The physical caring for and carrying of everything and everyone is certainly exhausting, but thankfully for Canada’s maternity leave policy and stable employment I have the luxury to adjust while not being at work. The hardest part though, is trying to hold it together emotionally on a daily basis. First off, the fatigue and hormones throw almost all sense of stability and balance out the window. Any shreds of emotional fortitude remaining are quickly consumed by constant worry about my childrens’ wellbeing, needing to hold fast during tantrums and meltdowns, and trying to be a pillar of support and perseverance while my heart breaks for my child. The hardest part is trying to ensure that I’m not just going through the day, but that I’m taking advantage of the moments to teach lessons and instill values. I love this idea in theory, but in practice it is the most taxing task I’ve undertaken in life. In those moments, to find the wherewithal to find the right thing to say, or to stick with a decision or consequence previously stated, or sometimes to not say anything will run the well dry. And then, 30 seconds later, I have to do it again. And again.

So often I feel like I (have tried not to) fight so many battles and reinforce so many lessons that I don’t even really know what I’m saying anymore, and I highly doubt anything has been effective. At least it feels like what I’m doing is ineffective, considering the number of times I repeat myself. When you only have a few tools and you’ve used them all, or worse, when you feel you have no options to deal with what is going on, it can be so lonely, so helpless, like watching the tsunami roll in. Of course, it isn’t always like that, but those are the moments that stick out; those are the moments I dread in the future. Then there is the issue of modelling the life, actions, behaviours I want my children to have. Because this entails facing my own fears, beliefs, biases, all those things I had ignored or neatly tucked away instead of resolving. I am reminded of this daily as I see in my daughter the things about myself I would rather remain hidden.

Putting pen to paper, so to speak, about these feelings brings it’s own anxiety and fear of judgement. As for so many, I’ve been trained to expect critique – not praise or encouragement – for all my parenting choices and to believe that my inefficacies as a parent, however small, make me a failure overall. Mommy guilt is a club you join the moment the child enters your life, whether you want to participate or not. It insidiously forces itself upon you and much like those product subscription clubs, it keeps sending you overpriced, unwanted packages that are nearly impossible to return. Of course I know there is no validity to these societal norms and my loved ones will not be the ones pointing any fingers. I know that it’s okay to feel how I feel and I know that my feelings are pretty normal and rational. I know that I’m not alone. That guilt, though, does certainly make it hard to keep pumping at the emotional well.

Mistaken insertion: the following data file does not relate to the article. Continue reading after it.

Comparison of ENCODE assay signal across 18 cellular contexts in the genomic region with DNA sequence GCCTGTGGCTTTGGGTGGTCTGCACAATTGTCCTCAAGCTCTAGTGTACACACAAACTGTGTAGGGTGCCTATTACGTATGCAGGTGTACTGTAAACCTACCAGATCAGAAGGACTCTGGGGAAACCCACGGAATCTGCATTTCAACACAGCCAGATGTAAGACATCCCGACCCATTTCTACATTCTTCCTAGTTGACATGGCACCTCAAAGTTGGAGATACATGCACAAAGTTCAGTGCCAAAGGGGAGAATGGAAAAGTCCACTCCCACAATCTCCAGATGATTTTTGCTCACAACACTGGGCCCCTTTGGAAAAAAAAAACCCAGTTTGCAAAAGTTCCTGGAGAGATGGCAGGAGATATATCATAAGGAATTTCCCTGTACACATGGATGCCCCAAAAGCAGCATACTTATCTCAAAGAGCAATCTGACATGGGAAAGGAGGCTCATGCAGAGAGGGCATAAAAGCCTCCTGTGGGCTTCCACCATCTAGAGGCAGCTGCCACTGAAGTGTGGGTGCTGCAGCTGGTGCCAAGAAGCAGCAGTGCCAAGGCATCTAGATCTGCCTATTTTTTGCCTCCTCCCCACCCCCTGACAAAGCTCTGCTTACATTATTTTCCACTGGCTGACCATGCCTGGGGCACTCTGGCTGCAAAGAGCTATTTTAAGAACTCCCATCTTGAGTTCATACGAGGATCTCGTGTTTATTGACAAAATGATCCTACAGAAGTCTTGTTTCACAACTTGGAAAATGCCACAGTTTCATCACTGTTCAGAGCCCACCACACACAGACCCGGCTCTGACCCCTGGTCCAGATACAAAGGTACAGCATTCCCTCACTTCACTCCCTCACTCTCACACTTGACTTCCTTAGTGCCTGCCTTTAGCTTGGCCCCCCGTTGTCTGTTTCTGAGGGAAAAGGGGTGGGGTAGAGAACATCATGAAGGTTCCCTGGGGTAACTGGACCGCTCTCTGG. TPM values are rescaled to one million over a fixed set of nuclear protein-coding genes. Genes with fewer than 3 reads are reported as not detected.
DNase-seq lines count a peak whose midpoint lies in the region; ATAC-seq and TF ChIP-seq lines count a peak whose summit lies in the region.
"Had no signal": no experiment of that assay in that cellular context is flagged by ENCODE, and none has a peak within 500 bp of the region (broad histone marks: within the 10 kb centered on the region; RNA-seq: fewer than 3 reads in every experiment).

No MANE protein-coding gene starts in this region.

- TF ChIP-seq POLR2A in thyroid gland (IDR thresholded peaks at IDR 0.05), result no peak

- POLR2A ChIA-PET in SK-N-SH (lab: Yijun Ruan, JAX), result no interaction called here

Patient and provider

I recently had a baby (a common theme through many of my recent posts) and as such I was followed closely by health care professionals for the last year. First by my family doctor, then by my obstetrician, and now by my childrens’ pediatrician. For the record, all three providers are great and I’m very happy with my and my childrens’ care. All of them know I am a dietitian. As nutrition is an important topic in both pregnancy and early childhood, and I have a history of anemia in pregnancy coupled with our vegetarian diet at home, I talk about nutrition a lot with all these providers. Or moreso, they talk to me (or don’t) about my/our diet. It’s always interesting for me to be on the receiving end of nutrition advice, particularly from non-dietitians. Sometimes they explain in depth important nutrients and sources there of, sometimes they make vague suggestions and say something along the lines of “you know what to do”, and sometimes they ask me no nutrition questions at all.

My personal favourite response is the second one. I struggle with feelings of frustration when providers get very detailed canada’s-food-guide at me. My initial reaction is “geez, this is what I do for a living, I got this”; I’m trying now to see this instead as helpful for patients without my particular background and hope that this same explanation is, in fact, offered to everyone. When I was younger and more naive, I would prefer the third response (because I’m a DIETITIAN) but now I do hope to still be asked. First, I’m not a nutrition expert in all fields, and there are many areas I am out of date on. Second, I’m a dietitian, but that doesn’t make my diet perfect – sometimes it’s downright crappy – and I think it’s important for my health providers to know that. Third, I want to know that I’m getting the same standard of care as everyone else, and hopefully health providers aren’t assuming that because I’m thin and a dietitian that I am living a healthy life.